Contents

# Details

Given
n
feature vectors
X
= {
x
1
= (
x
11
,...,
x
1
p
),...,
x
n
= (
x
n
1
,...,
x
np
) } of
n
p
-dimensional feature vectors and
n
responses
Y
= {
y
1
,...,
y
n
}, the problem is to build a gradient boosted trees classification or regression model.
The tree ensemble model uses M additive functions to predict the output where is the space of regression trees,
T
is the number of leaves in the tree,
w
is a leaf weights vector,
w
i
is a score on
i
-th leaf.
q
(
x
)represents the structure of each tree that maps an observation to the corresponding leaf index.
Training procedure is an iterative functional gradient descent algorithm which minimizes objective function over function space by iteratively choosing a function (regression tree) that points in the negative gradient direction. The objective function is
where is a differentiable convex loss function that measures the difference between the prediction
f
(
x
i
) and the response
y
i
, and is a regularization term that penalizes the complexity of the model defined by the number of leaves T and the L2 norm of the weights for each tree,
γ
and
λ
are regularization parameters.

## Training Stage

Library uses the second-order approximation of objective function , where , and following algorithmic framework for the training stage.
Let
S
= (
X
,
Y
) be the set of observations. Given the training parameters, such as the number of iterations
M
, loss function , regression tree training parameters, regularization parameters
γ
and
λ
, shrinkage (learning rate) parameter
θ
, the algorithm does the following:
• Find an initial guess • For
k
= 1,...,
M
:
• Update
g
i
and • Grow a regression tree that minimizes the objective function , where • Assign an optimal weight to the leaf • Apply shrinkage parameter
θ
to the tree leafs and add the tree to the model
• Update The algorithm for growing the tree:
• Generate a bootstrap training set if required (stochastic gradient boosting) as follows: select randomly without replacement
N
=
f
*
n
observations, where
f
is a fraction of observations used for training of one tree.
• Start from the tree with depth 0.
• For each leaf node in the tree:
• Choose a subset of feature for split finding if required (stochastic gradient boosting).
• Find the best split that maximizes the gain:
• Stop when a termination criterion is met.
For more details, see [Chen2016].
The library supports the following termination criteria when growing the tree:
• Minimal number of observations in a leaf node.
Node
t
is not processed if the subset of observations is smaller than the predefined value. Splits that produce nodes with the number of observations smaller than that value are not allowed.
• Maximal tree depth.
Node
t
is not processed, if its depth in the tree reached the predefined value.
• Minimal split loss.
Node
t
is not processed, if the best possible split is smaller than parameter
γ
.

## Training Alternative

If you already have a set of precomputed values for nodes in each tree, you can use the Model Builder class to get a trained Intel DAAL Gradient Boosted Trees Classification model based on the external model you have.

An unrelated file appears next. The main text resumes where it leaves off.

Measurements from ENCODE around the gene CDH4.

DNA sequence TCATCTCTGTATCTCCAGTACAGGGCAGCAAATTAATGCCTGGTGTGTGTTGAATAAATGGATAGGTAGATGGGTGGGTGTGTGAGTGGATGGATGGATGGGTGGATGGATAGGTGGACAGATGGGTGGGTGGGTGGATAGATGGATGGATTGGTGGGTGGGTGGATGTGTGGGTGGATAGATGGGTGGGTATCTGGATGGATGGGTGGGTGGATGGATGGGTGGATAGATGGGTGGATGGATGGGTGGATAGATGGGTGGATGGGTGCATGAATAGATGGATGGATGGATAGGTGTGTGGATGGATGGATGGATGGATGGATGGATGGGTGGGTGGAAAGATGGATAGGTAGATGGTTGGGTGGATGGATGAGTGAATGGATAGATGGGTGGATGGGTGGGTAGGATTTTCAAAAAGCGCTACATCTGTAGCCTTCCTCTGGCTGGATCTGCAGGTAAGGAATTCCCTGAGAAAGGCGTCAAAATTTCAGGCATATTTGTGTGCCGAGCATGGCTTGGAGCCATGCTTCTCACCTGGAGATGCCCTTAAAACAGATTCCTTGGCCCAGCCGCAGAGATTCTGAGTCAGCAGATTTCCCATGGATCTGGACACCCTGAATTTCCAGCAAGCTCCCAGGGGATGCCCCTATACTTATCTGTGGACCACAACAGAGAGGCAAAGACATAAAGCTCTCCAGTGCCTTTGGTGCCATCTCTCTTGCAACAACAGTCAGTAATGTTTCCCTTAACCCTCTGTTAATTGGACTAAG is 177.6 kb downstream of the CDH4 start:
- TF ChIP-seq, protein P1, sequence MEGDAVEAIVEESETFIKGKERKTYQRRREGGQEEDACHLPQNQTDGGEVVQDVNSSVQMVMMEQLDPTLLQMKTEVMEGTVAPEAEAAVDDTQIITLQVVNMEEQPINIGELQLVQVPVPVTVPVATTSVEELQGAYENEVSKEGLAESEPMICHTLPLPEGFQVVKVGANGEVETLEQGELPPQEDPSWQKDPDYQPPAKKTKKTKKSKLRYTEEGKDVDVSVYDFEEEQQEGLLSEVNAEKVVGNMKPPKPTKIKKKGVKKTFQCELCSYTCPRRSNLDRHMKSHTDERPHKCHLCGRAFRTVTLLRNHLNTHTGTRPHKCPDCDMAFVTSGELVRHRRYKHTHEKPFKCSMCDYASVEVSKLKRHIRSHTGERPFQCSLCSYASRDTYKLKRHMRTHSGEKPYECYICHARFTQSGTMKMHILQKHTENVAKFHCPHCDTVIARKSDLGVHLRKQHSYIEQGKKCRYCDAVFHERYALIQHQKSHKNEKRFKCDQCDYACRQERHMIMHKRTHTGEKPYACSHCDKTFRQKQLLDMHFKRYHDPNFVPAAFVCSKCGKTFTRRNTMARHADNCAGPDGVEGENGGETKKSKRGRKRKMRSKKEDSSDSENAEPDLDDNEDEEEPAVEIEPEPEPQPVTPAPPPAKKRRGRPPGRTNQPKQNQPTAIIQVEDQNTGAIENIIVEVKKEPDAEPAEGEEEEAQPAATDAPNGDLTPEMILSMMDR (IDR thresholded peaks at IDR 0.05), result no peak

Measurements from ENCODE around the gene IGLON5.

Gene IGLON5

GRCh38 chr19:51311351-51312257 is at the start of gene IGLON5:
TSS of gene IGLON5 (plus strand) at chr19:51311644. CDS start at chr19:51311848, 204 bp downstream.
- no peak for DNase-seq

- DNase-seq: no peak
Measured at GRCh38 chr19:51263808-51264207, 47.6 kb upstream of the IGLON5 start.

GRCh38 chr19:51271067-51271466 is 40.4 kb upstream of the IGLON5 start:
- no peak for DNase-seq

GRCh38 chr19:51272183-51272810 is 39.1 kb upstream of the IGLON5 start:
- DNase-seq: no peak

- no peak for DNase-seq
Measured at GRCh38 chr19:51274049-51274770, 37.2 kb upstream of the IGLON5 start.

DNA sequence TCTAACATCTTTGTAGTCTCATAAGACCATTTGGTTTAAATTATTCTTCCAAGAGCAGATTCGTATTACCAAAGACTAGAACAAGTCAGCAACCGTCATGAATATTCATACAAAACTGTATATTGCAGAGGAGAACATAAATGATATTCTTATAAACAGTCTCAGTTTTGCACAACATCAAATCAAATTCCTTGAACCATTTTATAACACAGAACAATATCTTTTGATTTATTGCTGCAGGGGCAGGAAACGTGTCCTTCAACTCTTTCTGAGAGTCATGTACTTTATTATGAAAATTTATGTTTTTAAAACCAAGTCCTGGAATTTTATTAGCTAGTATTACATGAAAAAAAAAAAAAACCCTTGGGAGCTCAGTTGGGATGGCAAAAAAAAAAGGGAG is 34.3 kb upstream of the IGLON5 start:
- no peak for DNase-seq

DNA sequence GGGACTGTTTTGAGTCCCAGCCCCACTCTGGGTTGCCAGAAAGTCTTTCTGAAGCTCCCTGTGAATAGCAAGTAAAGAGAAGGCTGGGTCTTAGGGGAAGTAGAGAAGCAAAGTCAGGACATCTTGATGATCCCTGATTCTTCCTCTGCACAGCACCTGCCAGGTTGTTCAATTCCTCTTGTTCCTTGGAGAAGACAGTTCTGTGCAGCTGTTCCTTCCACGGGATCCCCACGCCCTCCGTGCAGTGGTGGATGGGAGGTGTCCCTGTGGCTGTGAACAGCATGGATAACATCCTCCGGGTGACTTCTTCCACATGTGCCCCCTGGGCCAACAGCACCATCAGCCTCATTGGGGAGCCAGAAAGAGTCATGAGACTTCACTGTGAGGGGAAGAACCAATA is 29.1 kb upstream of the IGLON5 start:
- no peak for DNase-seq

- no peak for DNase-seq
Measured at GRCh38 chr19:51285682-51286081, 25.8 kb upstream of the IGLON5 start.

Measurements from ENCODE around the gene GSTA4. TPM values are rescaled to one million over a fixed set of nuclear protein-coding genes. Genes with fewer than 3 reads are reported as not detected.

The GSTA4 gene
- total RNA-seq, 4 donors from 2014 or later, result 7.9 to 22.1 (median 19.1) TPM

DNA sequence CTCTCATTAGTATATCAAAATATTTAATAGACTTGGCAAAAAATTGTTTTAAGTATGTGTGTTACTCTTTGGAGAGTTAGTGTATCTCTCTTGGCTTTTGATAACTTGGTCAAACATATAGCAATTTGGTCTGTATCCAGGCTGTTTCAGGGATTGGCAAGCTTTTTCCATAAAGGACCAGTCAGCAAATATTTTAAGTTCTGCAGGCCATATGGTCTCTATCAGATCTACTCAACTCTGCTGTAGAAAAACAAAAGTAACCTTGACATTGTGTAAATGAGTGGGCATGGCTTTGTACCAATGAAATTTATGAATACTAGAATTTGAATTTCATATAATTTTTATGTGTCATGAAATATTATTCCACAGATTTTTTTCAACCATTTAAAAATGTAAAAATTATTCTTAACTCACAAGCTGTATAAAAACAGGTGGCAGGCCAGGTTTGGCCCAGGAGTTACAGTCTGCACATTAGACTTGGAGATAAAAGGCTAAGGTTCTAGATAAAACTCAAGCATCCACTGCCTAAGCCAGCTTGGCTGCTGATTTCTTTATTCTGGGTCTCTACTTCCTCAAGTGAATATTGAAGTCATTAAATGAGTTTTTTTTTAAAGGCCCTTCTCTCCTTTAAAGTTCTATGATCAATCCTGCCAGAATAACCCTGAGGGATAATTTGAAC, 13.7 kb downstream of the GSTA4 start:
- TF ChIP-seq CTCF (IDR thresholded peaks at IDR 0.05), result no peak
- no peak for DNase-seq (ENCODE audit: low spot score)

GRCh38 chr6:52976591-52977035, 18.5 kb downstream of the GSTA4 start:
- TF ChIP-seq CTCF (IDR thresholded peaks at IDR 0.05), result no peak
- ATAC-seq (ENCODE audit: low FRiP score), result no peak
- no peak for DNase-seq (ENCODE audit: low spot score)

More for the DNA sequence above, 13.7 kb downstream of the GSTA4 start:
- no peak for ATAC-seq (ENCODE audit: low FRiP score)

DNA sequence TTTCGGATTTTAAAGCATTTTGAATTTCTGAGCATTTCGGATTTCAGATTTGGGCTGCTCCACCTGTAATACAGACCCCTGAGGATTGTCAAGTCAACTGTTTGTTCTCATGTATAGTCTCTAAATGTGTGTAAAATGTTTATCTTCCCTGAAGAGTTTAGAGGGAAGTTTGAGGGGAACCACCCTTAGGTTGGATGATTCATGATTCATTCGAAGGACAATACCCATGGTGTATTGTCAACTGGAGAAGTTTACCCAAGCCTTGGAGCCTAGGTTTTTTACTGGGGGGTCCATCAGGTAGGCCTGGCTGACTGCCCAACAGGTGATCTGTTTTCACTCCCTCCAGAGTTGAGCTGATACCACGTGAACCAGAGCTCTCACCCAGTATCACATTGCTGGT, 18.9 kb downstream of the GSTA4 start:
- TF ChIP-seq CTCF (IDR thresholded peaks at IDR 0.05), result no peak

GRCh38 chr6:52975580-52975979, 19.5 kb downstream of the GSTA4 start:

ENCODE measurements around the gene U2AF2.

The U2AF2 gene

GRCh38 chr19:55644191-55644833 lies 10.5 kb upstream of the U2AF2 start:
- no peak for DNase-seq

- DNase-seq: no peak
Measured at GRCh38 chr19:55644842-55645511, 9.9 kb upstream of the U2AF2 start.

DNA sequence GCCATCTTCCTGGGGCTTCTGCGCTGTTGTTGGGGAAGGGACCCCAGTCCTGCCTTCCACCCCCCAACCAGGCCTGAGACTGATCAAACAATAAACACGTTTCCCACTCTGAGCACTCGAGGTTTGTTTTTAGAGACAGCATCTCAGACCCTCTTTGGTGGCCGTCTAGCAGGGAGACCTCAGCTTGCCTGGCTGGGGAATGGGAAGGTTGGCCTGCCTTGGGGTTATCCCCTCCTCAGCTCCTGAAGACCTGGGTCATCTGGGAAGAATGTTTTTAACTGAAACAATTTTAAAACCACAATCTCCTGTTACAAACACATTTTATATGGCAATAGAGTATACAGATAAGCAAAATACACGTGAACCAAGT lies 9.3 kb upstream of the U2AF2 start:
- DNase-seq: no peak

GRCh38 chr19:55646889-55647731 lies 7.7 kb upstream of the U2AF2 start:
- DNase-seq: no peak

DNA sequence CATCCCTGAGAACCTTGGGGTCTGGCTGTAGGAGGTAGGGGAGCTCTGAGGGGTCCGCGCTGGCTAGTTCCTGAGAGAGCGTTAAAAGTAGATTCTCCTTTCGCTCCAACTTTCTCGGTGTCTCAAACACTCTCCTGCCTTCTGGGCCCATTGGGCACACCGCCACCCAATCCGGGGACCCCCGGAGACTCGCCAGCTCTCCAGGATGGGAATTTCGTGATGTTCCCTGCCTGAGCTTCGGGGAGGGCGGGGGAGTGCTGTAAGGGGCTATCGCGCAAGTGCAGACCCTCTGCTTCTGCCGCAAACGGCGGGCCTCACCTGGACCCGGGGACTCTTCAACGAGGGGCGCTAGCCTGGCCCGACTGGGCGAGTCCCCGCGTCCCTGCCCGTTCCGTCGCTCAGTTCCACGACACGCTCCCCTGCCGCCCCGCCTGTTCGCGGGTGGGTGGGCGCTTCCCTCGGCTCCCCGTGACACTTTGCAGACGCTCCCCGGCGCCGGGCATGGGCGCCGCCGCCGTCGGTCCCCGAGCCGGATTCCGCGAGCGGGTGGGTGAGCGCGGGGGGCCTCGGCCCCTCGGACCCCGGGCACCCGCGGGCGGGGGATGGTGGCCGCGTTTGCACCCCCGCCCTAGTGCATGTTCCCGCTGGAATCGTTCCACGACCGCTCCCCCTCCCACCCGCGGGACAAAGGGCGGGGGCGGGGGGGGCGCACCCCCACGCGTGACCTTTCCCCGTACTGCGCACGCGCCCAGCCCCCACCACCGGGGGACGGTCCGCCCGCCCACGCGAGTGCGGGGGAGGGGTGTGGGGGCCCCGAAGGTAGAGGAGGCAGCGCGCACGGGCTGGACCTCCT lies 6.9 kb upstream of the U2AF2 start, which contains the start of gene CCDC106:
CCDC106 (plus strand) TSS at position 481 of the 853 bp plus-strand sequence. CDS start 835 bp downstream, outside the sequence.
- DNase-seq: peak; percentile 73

The following schema illustrates the use of the Model Builder class for Gradient Boosted Trees Classification: For general information on using the Model Builder class, see Training and Prediction. For details on using the Model Builder class for Gradient Boosted Trees Classification, see Usage of training alternative.

## Prediction Stage

Given a gradient boosted trees model and vectors
x
1
,...,
x
r
, the problem is to calculate the responses for those vectors. To solve the problem for each given query vector
x
i
, the algorithm finds the leaf node in a tree in the ensemble which gives the response by that tree. Resulting response is based on an aggregation of responses from all trees in the ensemble. For detailed definition, see description of a specific algorithm.

## Split Calculation Mode

The library supports two split calculation modes:
• exact
- all possible split values are examined when searching for the best split for a feature.
• inexact
- continuous features are bucketed into discrete bins and the possible splits are restricted by the buckets borders only.

## Variable Importance

There are five main types of variable importance measures:
• Weight
represents the number of nodes that split samples by the given feature:
where
featureSplit
jk
is the number of features that is used to split samples in the
k
th
node of the
j
th
tree
• Total cover
represents the number of samples passing through a node that splits the entire set by the given feature:
where
• featureSplit
jk
is the number of features used to split samples in the
k
th
node of the
j
th
tree
• samples
jk
is the number of samples passing through the
k
th
node of the
j
th
tree
• Cover
represents the average number of samples passing through one split of the given feature:
• Total gain
is the reduction of the loss function of the given feature in the entire model:
where
• featureSplit
jk
is the number of features used to split samples in the
k
th
node of the
j
th
tree
• • impurityLeft
jk
is impurity of left child of the
k
th
node of the
j
th
tree
• impurityRight
jk
is impurity of right child of the
k
th
node of the
j
th
tree
• impurity
jk
is impurity of the
k
th
node of the
j
th
tree
• Gain
is the reduction of the loss function by one split for the given feature:

#### Product and Performance Information

1

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Notice revision #20110804